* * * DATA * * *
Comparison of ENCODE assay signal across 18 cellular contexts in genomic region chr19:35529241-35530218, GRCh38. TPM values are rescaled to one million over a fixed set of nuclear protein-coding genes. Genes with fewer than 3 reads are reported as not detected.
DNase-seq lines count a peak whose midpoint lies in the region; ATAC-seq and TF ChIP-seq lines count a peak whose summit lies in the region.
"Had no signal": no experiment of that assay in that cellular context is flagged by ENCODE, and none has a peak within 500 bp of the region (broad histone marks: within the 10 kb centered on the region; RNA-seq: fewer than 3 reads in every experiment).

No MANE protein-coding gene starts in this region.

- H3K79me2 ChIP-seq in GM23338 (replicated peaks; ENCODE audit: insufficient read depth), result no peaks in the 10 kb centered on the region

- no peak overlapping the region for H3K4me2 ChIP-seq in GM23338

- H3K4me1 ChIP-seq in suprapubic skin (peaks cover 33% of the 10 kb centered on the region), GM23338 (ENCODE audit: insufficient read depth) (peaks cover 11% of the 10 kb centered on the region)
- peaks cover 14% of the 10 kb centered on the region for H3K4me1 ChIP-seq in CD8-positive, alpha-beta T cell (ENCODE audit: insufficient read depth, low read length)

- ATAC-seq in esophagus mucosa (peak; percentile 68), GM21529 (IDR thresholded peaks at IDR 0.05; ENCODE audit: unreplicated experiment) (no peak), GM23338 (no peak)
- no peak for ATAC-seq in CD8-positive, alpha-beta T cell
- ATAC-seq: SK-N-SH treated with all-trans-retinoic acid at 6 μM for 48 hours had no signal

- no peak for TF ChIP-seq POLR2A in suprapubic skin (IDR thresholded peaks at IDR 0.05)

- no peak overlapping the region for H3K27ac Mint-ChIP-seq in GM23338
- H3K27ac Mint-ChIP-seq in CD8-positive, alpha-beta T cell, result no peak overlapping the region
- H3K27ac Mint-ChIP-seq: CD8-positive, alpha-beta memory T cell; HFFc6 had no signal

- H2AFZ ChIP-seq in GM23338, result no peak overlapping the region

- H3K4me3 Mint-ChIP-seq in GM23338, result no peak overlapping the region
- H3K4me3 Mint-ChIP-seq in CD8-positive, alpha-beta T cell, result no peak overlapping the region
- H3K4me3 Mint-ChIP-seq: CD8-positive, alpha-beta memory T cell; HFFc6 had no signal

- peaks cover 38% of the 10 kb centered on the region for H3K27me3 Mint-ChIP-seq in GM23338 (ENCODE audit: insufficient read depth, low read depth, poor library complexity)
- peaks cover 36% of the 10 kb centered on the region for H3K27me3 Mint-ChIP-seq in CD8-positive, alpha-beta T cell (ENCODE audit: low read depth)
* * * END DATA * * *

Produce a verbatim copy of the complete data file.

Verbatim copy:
Comparison of ENCODE assay signal across 18 cellular contexts in genomic region chr19:35529241-35530218, GRCh38. TPM values are rescaled to one million over a fixed set of nuclear protein-coding genes. Genes with fewer than 3 reads are reported as not detected.
DNase-seq lines count a peak whose midpoint lies in the region; ATAC-seq and TF ChIP-seq lines count a peak whose summit lies in the region.
"Had no signal": no experiment of that assay in that cellular context is flagged by ENCODE, and none has a peak within 500 bp of the region (broad histone marks: within the 10 kb centered on the region; RNA-seq: fewer than 3 reads in every experiment).

No MANE protein-coding gene starts in this region.

- H3K79me2 ChIP-seq in GM23338 (replicated peaks; ENCODE audit: insufficient read depth), result no peaks in the 10 kb centered on the region

- no peak overlapping the region for H3K4me2 ChIP-seq in GM23338

- H3K4me1 ChIP-seq in suprapubic skin (peaks cover 33% of the 10 kb centered on the region), GM23338 (ENCODE audit: insufficient read depth) (peaks cover 11% of the 10 kb centered on the region)
- peaks cover 14% of the 10 kb centered on the region for H3K4me1 ChIP-seq in CD8-positive, alpha-beta T cell (ENCODE audit: insufficient read depth, low read length)

- ATAC-seq in esophagus mucosa (peak; percentile 68), GM21529 (IDR thresholded peaks at IDR 0.05; ENCODE audit: unreplicated experiment) (no peak), GM23338 (no peak)
- no peak for ATAC-seq in CD8-positive, alpha-beta T cell
- ATAC-seq: SK-N-SH treated with all-trans-retinoic acid at 6 μM for 48 hours had no signal

- no peak for TF ChIP-seq POLR2A in suprapubic skin (IDR thresholded peaks at IDR 0.05)

- no peak overlapping the region for H3K27ac Mint-ChIP-seq in GM23338
- H3K27ac Mint-ChIP-seq in CD8-positive, alpha-beta T cell, result no peak overlapping the region
- H3K27ac Mint-ChIP-seq: CD8-positive, alpha-beta memory T cell; HFFc6 had no signal

- H2AFZ ChIP-seq in GM23338, result no peak overlapping the region

- H3K4me3 Mint-ChIP-seq in GM23338, result no peak overlapping the region
- H3K4me3 Mint-ChIP-seq in CD8-positive, alpha-beta T cell, result no peak overlapping the region
- H3K4me3 Mint-ChIP-seq: CD8-positive, alpha-beta memory T cell; HFFc6 had no signal

- peaks cover 38% of the 10 kb centered on the region for H3K27me3 Mint-ChIP-seq in GM23338 (ENCODE audit: insufficient read depth, low read depth, poor library complexity)
- peaks cover 36% of the 10 kb centered on the region for H3K27me3 Mint-ChIP-seq in CD8-positive, alpha-beta T cell (ENCODE audit: low read depth)